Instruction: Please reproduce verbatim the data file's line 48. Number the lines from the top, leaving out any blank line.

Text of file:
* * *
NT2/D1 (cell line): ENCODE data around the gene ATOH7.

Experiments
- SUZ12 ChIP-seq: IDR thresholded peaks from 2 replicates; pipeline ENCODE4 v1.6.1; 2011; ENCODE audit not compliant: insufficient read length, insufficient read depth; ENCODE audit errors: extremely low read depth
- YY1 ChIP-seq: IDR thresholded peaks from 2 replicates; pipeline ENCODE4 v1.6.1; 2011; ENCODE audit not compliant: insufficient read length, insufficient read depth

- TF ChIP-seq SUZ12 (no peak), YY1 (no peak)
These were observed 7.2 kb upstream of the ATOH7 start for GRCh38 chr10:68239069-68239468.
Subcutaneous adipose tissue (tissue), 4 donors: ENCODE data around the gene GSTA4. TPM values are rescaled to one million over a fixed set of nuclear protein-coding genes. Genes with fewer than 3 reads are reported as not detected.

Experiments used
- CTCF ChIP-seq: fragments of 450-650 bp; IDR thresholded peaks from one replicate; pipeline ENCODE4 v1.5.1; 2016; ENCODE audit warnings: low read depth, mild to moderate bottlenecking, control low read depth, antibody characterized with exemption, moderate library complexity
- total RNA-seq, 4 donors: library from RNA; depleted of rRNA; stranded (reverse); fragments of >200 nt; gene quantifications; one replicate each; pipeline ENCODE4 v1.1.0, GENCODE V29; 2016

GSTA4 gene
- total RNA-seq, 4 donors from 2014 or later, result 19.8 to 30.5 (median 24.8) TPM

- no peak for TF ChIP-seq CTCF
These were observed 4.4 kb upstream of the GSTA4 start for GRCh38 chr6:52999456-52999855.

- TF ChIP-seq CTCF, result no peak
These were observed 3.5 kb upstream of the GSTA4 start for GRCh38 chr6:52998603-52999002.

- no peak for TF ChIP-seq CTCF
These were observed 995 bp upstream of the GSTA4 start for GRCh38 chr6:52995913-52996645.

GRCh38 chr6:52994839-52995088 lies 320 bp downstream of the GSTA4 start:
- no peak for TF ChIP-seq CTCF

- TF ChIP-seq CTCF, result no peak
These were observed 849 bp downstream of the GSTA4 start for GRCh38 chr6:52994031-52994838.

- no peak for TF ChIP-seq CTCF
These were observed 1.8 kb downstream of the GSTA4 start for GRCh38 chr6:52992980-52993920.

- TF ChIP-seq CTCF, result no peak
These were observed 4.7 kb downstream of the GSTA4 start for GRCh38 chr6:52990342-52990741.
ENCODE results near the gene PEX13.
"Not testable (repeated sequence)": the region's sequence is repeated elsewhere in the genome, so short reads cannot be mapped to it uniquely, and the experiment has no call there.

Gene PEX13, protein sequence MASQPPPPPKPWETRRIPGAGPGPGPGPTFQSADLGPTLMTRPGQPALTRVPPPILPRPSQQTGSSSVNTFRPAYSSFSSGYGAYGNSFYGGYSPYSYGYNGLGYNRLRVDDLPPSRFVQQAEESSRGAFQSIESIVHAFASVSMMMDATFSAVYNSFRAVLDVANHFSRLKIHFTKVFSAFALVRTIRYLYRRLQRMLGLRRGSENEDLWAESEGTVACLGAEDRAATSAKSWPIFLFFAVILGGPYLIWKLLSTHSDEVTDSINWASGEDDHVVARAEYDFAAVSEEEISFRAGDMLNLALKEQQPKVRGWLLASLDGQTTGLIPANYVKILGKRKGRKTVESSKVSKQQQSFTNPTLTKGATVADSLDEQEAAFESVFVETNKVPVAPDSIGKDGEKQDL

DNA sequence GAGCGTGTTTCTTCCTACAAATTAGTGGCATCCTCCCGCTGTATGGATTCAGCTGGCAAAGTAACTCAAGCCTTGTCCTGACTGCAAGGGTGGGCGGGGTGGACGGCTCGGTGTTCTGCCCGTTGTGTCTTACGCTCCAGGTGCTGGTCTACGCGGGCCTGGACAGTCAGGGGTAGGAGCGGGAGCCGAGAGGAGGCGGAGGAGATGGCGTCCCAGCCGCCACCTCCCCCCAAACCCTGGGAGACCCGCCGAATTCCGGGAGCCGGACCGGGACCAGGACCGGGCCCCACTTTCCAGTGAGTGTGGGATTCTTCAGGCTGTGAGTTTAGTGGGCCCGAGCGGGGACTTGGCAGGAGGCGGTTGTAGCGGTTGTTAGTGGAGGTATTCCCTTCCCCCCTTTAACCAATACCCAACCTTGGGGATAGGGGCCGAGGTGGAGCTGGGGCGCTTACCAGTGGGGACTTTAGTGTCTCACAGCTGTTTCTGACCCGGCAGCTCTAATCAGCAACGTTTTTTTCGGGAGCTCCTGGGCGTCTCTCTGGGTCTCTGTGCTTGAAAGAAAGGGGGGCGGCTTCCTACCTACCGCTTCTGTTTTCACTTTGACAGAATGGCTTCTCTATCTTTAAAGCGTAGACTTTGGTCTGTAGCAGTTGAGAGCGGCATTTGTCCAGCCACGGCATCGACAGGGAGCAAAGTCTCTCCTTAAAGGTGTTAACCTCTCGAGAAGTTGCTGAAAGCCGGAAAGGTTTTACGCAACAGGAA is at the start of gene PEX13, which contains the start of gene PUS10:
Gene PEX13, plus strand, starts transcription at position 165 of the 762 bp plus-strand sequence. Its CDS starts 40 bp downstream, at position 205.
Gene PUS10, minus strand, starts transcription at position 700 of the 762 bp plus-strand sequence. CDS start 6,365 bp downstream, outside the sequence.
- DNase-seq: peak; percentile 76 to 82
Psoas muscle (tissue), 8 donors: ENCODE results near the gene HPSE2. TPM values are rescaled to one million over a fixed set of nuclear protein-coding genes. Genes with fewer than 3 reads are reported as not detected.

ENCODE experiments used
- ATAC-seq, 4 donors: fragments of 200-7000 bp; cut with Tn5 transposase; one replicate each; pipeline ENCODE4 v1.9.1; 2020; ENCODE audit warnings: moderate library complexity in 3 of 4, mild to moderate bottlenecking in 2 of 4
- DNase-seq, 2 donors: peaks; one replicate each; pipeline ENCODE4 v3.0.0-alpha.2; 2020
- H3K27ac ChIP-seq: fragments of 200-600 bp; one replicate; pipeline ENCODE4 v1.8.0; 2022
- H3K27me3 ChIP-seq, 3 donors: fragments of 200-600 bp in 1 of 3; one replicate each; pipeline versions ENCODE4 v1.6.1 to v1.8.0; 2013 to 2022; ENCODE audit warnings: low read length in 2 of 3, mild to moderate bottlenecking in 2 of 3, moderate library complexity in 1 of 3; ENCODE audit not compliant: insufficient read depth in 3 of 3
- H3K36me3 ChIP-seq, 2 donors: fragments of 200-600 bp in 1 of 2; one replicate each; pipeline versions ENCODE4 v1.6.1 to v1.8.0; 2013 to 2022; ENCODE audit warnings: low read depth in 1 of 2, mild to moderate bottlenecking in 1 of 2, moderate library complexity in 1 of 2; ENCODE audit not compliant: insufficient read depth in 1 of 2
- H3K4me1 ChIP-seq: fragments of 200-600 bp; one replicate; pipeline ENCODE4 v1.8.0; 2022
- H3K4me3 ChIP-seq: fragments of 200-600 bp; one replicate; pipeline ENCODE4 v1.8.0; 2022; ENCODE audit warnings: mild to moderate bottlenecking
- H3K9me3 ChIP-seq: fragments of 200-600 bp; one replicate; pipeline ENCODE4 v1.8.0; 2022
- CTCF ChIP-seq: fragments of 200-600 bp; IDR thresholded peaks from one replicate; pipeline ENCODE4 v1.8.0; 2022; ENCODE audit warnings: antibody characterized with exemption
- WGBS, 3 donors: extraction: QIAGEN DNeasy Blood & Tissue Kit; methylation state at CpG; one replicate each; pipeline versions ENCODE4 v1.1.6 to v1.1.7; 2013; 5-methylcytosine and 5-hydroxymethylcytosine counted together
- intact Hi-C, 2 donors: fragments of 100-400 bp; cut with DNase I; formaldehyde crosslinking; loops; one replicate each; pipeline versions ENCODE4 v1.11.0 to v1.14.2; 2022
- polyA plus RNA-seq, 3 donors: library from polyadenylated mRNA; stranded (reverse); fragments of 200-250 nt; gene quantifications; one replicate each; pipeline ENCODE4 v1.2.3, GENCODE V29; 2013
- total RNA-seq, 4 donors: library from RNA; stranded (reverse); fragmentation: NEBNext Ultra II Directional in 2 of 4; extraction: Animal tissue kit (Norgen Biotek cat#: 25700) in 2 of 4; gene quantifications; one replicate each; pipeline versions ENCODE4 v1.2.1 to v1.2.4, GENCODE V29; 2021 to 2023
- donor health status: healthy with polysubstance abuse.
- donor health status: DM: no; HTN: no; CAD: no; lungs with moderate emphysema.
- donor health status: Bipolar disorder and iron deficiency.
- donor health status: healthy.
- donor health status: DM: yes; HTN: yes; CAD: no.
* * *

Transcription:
- total RNA-seq, 4 donors: library from RNA; stranded (reverse); fragmentation: NEBNext Ultra II Directional in 2 of 4; extraction: Animal tissue kit (Norgen Biotek cat#: 25700) in 2 of 4; gene quantifications; one replicate each; pipeline versions ENCODE4 v1.2.1 to v1.2.4, GENCODE V29; 2021 to 2023